If the fulfillment of one's prayer would result in the sanctification of God's Name, he should pray that God act for the sake of the holiness of His Name. One should also invoke the merit of his ancestors, for we know that "the righteous are greater in death than in life"
The verses in this psalm are arranged according to the alphabet, excluding the letters Bet, Vav, and Kuf, which together equal the numerical value of Gehenom (purgatory). One who recites this psalm daily will not see the face of purgatory.
In this psalm King David inundates God with prayers and acts of piety, because he envies those who are his spiritual superiors, saying, "If only I were on their level of piety and virtue!"
King David acknowledges and praises God, placing his trust in Him because of his victories in war. "Nevertheless, it is not wars that I desire, for I cannot gain perfection with them. Only one thing do I ask: to abide day and night in the study hall studying Torah, to gain perfection so that my soul may merit the life of the World to Come."
A prayer for every individual, entreating God to assist him in walking the good path, to prevent him from walking with the wicked doers of evil, and that He repay the wicked for their wickedness and the righteous for their righteousness.
The Name of God appears eighteen times in this psalm, corresponding to which our Sages established eighteen blessings-the Amidah. The entire psalm can be interpreted as referring to the giving of the Torah and the ingathering of the exiles.
This psalm teaches one not to be distressed if God visits suffering upon him in this world, for only through suffering can one enter the World to Come. Even one of great spiritual stature should realize that his stability is not guaranteed, but that all is in the hands of God.
Composed by a destitute and oppressed David, running from Saul while placing his trust in God, this psalm instructs man to put his trust in God alone.
This psalm speaks of forgiveness of sin, and of the good fortune of one who repents and confesses to God wholeheartedly.
This psalm teaches the righteous and upright to praise God. For the more one knows of the Torah's wisdom, the more should he praise God, for he knows and understands His greatness.
This psalm tells of when David was in grave danger while at the palace of Achish, brother of Goliath. David acted like a madman, letting spittle run down his beard, and writing on the doors: "Achish, king of Gath, owes me one hundred thousand gold coins," leading Achish to eject him from the palace. In his joy, David composed this psalm in alphabetical sequence.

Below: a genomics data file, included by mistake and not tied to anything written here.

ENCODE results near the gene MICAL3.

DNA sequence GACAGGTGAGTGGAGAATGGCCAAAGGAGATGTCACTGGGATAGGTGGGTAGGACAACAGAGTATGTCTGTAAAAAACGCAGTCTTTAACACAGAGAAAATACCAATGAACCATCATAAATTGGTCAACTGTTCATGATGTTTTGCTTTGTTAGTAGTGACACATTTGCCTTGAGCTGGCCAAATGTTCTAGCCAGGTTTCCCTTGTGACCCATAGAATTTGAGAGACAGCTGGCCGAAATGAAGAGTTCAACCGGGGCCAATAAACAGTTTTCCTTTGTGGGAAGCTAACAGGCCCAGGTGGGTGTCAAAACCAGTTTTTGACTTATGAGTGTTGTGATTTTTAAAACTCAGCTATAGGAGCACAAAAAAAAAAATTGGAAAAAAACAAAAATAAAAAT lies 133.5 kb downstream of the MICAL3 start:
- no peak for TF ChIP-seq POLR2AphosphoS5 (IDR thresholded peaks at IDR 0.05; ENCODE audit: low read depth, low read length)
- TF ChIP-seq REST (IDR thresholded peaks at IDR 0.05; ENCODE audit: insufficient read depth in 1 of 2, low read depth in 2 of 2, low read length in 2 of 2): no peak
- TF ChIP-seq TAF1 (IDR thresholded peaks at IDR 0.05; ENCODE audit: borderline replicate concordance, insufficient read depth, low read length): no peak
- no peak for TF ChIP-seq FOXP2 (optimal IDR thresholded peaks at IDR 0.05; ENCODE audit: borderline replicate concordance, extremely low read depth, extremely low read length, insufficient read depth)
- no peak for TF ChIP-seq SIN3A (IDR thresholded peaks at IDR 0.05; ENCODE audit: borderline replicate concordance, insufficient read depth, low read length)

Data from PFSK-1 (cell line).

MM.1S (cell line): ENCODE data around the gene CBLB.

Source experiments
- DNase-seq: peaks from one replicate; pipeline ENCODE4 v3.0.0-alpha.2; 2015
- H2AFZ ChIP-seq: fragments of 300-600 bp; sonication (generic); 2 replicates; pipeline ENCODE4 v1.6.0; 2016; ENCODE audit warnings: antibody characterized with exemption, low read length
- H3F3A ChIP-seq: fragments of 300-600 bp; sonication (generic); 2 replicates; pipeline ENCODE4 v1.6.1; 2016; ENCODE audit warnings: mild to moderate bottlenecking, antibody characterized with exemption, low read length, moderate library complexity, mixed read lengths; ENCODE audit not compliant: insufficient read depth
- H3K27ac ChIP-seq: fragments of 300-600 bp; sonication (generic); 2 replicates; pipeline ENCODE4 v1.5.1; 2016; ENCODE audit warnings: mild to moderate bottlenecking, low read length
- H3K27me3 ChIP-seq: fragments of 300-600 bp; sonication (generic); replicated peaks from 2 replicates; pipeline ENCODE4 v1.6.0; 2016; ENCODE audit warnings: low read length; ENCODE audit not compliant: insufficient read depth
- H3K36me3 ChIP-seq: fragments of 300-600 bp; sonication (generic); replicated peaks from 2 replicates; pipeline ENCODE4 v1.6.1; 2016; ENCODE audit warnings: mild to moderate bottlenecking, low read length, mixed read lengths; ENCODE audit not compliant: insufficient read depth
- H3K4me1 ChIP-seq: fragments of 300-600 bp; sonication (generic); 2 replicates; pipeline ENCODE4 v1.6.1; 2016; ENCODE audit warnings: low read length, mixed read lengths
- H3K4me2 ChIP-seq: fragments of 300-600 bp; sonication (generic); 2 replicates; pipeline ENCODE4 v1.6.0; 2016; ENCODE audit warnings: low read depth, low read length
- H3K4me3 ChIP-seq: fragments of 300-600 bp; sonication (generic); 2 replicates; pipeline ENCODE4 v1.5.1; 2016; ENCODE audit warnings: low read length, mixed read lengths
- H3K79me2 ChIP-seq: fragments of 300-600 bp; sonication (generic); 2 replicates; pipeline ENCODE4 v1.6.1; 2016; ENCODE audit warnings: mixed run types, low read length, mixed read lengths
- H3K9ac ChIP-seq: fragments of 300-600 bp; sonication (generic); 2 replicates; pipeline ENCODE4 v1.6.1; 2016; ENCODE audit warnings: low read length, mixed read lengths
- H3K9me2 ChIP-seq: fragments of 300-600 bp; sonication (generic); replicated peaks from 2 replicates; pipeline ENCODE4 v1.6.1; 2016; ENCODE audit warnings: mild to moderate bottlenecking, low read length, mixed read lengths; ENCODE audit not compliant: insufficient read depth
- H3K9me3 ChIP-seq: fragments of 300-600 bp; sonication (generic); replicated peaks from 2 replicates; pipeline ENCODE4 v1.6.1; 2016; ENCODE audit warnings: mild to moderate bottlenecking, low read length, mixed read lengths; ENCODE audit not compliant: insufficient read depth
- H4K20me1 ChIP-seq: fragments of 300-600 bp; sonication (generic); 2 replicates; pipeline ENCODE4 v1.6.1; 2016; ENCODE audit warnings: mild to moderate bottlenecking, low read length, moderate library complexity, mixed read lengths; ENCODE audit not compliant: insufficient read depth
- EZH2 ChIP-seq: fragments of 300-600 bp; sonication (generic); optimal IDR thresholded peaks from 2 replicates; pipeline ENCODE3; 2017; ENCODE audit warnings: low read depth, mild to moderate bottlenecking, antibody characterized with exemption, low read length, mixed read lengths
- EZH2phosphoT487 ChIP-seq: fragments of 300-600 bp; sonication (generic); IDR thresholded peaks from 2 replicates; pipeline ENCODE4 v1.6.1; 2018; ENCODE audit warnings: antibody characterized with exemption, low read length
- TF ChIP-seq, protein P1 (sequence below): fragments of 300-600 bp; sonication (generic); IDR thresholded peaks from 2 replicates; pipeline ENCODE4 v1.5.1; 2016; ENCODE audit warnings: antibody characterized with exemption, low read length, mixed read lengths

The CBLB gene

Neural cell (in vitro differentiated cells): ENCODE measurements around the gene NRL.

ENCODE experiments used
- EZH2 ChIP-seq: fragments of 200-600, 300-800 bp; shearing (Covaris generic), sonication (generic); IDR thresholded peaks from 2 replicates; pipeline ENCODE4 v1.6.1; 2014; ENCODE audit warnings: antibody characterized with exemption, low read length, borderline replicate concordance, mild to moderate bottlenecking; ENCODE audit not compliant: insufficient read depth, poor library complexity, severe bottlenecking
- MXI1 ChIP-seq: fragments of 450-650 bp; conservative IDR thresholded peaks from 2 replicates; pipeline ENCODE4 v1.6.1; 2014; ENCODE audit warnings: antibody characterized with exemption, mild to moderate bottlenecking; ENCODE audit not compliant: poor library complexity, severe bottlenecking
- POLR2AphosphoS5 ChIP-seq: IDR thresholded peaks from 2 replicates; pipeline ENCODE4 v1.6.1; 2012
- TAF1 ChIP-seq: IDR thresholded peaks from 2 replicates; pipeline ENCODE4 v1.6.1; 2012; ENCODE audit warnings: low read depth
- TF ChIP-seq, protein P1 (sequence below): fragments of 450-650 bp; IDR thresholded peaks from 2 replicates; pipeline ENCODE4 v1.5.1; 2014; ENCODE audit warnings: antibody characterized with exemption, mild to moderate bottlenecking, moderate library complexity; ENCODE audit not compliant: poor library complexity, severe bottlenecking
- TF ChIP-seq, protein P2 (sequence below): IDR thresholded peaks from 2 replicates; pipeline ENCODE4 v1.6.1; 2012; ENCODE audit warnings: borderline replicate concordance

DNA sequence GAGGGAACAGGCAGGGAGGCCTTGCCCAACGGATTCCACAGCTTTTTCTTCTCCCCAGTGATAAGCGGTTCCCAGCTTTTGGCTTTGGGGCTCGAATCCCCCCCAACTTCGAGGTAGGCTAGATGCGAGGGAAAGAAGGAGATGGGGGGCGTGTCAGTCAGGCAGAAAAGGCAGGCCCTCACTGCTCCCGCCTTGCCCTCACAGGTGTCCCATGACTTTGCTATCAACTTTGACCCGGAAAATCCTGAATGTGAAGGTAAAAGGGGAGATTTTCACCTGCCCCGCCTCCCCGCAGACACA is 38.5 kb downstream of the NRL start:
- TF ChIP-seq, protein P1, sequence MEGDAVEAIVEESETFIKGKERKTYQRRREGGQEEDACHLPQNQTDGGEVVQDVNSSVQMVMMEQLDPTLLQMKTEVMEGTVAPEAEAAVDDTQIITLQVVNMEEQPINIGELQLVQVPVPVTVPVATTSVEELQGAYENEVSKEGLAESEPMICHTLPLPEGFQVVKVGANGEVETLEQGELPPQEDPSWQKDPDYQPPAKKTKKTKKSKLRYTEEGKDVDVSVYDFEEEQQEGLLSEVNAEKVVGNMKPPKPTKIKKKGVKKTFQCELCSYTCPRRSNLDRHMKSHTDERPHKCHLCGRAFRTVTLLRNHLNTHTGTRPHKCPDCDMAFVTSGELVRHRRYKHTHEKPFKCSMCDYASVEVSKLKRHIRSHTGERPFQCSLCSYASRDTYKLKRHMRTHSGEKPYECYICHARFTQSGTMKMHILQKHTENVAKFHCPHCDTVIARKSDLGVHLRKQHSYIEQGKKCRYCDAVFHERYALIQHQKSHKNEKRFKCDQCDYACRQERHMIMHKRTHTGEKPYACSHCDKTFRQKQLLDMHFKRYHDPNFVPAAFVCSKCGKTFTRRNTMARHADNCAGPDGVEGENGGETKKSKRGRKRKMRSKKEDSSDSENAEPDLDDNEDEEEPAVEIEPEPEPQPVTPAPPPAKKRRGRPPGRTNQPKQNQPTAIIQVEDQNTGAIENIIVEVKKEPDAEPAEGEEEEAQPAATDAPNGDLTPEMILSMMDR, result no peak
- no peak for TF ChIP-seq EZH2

This psalm is an awe-inspiring and wondrous prayer about David's enemies-that they be as chaff before the wind, chased by the angel of God. It also declares that everything comes about through God's help.
This psalm is a message to those who follow their evil inclination, that tells them, "Do not place the fear of God before you," and brings them to sin by beautifying evil deeds in their eyes. For so is his way: "He descends (to earth) and corrupts, then goes up (to the Heavenly Court) and prosecutes."
King David exhorts his generation not to be jealous of the prosperity of the wicked, for it may lead to falling into their ways. Rather, put your trust in God, conduct yourselves with integrity, and God will take care of everything.
A prayer for every individual, bewailing the length of the exile. One who is in distress should recite this psalm, hence its introduction, "A psalm... to remind" (to remind us to recite it in times of distress). One can also derive many lessons from it.
David's prayer bewailing his suffering. But it is not suffering itself that pains him, rather he is saddened by its disturbing his Torah study. For man's days are few, "and if not now, when (will he study)?" for he may die, today or tomorrow. He therefore requests that his suffering be removed, to enable him to study Torah and acquire a place in the World to Come.
The psalmist speaks of the numerous wonders that God wrought for the Jewish people, asking: "Who can articulate His might? I would relate and speak of them, but they are too numerous to recount!" He created the world and split the sea for the sake of Israel, [yet] He desires no sacrifices, only that we listen to His voice.
This psalm teaches many good character traits, and inspires one to be thoughtful and conscientious in giving charity-knowing to whom to give first. Fortunate is he who is thoughtful of the sick one, providing him with his needs.